ARC Review // Fire and Heist

Saturday, 29 December 2018


Title: Fire and Heist
Author: Sarah Beth Durst
Publisher: Crown Books for Young Readers
Published: December 4th 2018
Pages: 304 pages

"In Sky Hawkins's family, leading your first heist is a major milestone--even more so than learning to talk, walk, or do long division. It's a chance to gain power and acceptance within your family, and within society. But stealing your first treasure can be complicated, especially when you're a wyvern--a human capable of turning into a dragon.

Embarking on a life of crime is never easy, and Sky discovers secrets about her mother, who recently went missing, the real reason her boyfriend broke up with her, and a valuable jewel that could restore her family's wealth and rank in their community.

With a handpicked crew by her side, Sky knows she has everything she needs to complete her first heist, and get her boyfriend and mother back in the process. But then she uncovers a dark truth about were-dragon society--a truth more valuable and dangerous than gold or jewels could ever be."

I feel I waited a thousand years for Fire and Heist to be released (I added this book to my 2016 release wishlist). And, all I've to say is that it was worth waiting for - like, catching a glance of a magical unicorn after almost freezing in a cold night worth. Wyverns, aka were-dragons, magic, shinning treasures and a dangerous heist. What more could I ask for?

Writing: Fire and Heist is a fun light read fantasy novel, aimed at a younger YA spectrum. Without a dull moment, the story written by Durst is fast-paced, with plenty of unexpected moments and twists that couldn't be seen a mile away. The tale is told by Sky Hawkins and I truly enjoyed her narration. The author gave Sky a voice that is hilarious and mordant - she's not afraid of making fun of her kind and their peculiarities.  
But ever since I first heard about werewolves, I've loved the word were-dragon. It described us nicely, plus it has a neat double-meaning with the word "were". Our ancestors were dragons. And now we're were-dragons--humans capable of of turning dragon. Or dragons capable of turning human. Semantics.
Nevertheless, Sky knows to be serious when the situation requires it.

Characters: I quite liked Sky. She knows who she is and acknowledges her insecurities and her not-so-nice personality traits. Moreover, Sky isn't afraid of going after what she wants - even if it means to gather a crew and plan a heist to find her mother behind her three older brothers' and father's backs (by the way, the Hawkinses are such a sweet and dorky wyvern family). And, even if being shunned by the dragon society because of her mother's failed heist and breaking up with her boyfriend (who does have some secrets of his own) were truly devastating, Sky is able to find a silver lining in a new friendship with a human girl who loves researching and everything magical, Gabriela. Overall, Sky is extremely resilient, always finding a way around - or through - any setback, and never gives up fighting for her family.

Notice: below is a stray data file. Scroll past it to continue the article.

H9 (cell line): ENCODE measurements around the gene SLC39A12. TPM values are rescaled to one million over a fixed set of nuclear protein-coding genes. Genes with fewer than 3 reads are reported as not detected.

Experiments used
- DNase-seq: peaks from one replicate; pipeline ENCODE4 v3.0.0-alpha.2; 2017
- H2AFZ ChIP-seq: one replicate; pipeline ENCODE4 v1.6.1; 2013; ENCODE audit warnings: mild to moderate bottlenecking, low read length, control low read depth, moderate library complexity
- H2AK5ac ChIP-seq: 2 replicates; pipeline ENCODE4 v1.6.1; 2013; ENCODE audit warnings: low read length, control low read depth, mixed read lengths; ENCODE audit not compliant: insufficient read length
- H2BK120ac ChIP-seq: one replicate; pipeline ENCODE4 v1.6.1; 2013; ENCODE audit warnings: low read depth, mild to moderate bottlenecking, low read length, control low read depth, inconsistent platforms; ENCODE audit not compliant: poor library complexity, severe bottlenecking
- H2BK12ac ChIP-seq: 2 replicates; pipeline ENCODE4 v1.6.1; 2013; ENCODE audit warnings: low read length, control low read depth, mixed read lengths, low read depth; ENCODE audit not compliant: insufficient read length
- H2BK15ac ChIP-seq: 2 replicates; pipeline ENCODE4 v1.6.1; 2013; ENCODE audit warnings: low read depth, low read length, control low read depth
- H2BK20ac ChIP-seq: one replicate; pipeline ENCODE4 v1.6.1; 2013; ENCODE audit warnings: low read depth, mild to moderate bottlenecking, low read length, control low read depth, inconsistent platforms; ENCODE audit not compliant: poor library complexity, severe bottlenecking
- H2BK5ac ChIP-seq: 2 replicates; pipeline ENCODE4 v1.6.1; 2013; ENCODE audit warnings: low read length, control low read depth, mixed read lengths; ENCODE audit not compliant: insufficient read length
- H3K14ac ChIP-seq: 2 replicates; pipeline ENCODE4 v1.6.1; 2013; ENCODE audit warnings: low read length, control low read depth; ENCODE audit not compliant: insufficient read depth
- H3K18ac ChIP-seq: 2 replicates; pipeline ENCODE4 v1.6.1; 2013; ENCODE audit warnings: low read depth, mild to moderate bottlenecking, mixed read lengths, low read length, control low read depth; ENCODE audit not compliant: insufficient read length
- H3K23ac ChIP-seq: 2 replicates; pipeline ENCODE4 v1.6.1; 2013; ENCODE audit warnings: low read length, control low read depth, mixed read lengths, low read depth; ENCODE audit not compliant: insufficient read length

World Building: Durst creates an alternate reality of our world which is inhabited by wyverns, descendent of exiled wyverns. These wyverns are just like any human, but with the ability to breathe fire and a penchant to hoard gold and gems - even if they have to steal it. Their existence has been known since the 16th century and these were-dragons have intertwined themselves with the human civilization, since no one knew how to go back to their land, Home. As you can see, the back story is very interesting and detailed. However, I was a little disappointed with the parallel world from where these magical creatures came.This society abides by meritocracy and is technologically advanced (they have robots), but not much more is shared - sadly, Sky never gets to talk with a wyvern who is deeply involved in the intricacies of Home. I wish there had been more information regarding this magical place.

Thank you to Penguin Random House International for providing me with a review copy in exchange for an honest review.

1 comment :

  1. Sometimes the wait is worth it but that is a really long time to wait for a book! I am totally intrigued by the summary alone and this is an author I've heard of before so I definitely want to read. Great review, this is on the TBR for 2019.

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